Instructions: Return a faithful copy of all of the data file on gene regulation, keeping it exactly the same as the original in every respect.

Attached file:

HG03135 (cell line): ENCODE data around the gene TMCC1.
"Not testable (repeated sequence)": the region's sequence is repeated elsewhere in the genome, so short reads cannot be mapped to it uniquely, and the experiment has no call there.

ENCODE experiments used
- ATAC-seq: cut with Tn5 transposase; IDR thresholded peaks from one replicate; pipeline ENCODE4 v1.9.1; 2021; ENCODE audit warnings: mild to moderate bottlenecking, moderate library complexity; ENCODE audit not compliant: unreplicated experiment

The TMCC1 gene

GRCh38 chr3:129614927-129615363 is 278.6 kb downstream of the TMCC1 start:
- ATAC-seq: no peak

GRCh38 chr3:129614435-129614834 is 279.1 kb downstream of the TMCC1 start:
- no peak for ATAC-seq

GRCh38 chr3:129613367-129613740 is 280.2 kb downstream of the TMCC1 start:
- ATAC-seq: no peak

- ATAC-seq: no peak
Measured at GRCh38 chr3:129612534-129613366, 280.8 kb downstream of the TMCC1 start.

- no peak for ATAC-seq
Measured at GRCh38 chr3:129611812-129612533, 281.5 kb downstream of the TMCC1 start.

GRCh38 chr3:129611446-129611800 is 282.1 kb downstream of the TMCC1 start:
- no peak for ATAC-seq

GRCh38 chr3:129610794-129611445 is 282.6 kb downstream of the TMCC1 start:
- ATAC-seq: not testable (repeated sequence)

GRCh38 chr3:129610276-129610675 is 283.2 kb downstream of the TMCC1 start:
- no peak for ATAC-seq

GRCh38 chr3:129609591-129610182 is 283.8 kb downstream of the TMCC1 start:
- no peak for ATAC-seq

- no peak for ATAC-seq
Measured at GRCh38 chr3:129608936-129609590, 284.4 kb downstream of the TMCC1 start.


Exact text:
HG03135 (cell line): ENCODE data around the gene TMCC1.
"Not testable (repeated sequence)": the region's sequence is repeated elsewhere in the genome, so short reads cannot be mapped to it uniquely, and the experiment has no call there.

ENCODE experiments used
- ATAC-seq: cut with Tn5 transposase; IDR thresholded peaks from one replicate; pipeline ENCODE4 v1.9.1; 2021; ENCODE audit warnings: mild to moderate bottlenecking, moderate library complexity; ENCODE audit not compliant: unreplicated experiment

The TMCC1 gene

GRCh38 chr3:129614927-129615363 is 278.6 kb downstream of the TMCC1 start:
- ATAC-seq: no peak

GRCh38 chr3:129614435-129614834 is 279.1 kb downstream of the TMCC1 start:
- no peak for ATAC-seq

GRCh38 chr3:129613367-129613740 is 280.2 kb downstream of the TMCC1 start:
- ATAC-seq: no peak

- ATAC-seq: no peak
Measured at GRCh38 chr3:129612534-129613366, 280.8 kb downstream of the TMCC1 start.

- no peak for ATAC-seq
Measured at GRCh38 chr3:129611812-129612533, 281.5 kb downstream of the TMCC1 start.

GRCh38 chr3:129611446-129611800 is 282.1 kb downstream of the TMCC1 start:
- no peak for ATAC-seq

GRCh38 chr3:129610794-129611445 is 282.6 kb downstream of the TMCC1 start:
- ATAC-seq: not testable (repeated sequence)

GRCh38 chr3:129610276-129610675 is 283.2 kb downstream of the TMCC1 start:
- no peak for ATAC-seq

GRCh38 chr3:129609591-129610182 is 283.8 kb downstream of the TMCC1 start:
- no peak for ATAC-seq

- no peak for ATAC-seq
Measured at GRCh38 chr3:129608936-129609590, 284.4 kb downstream of the TMCC1 start.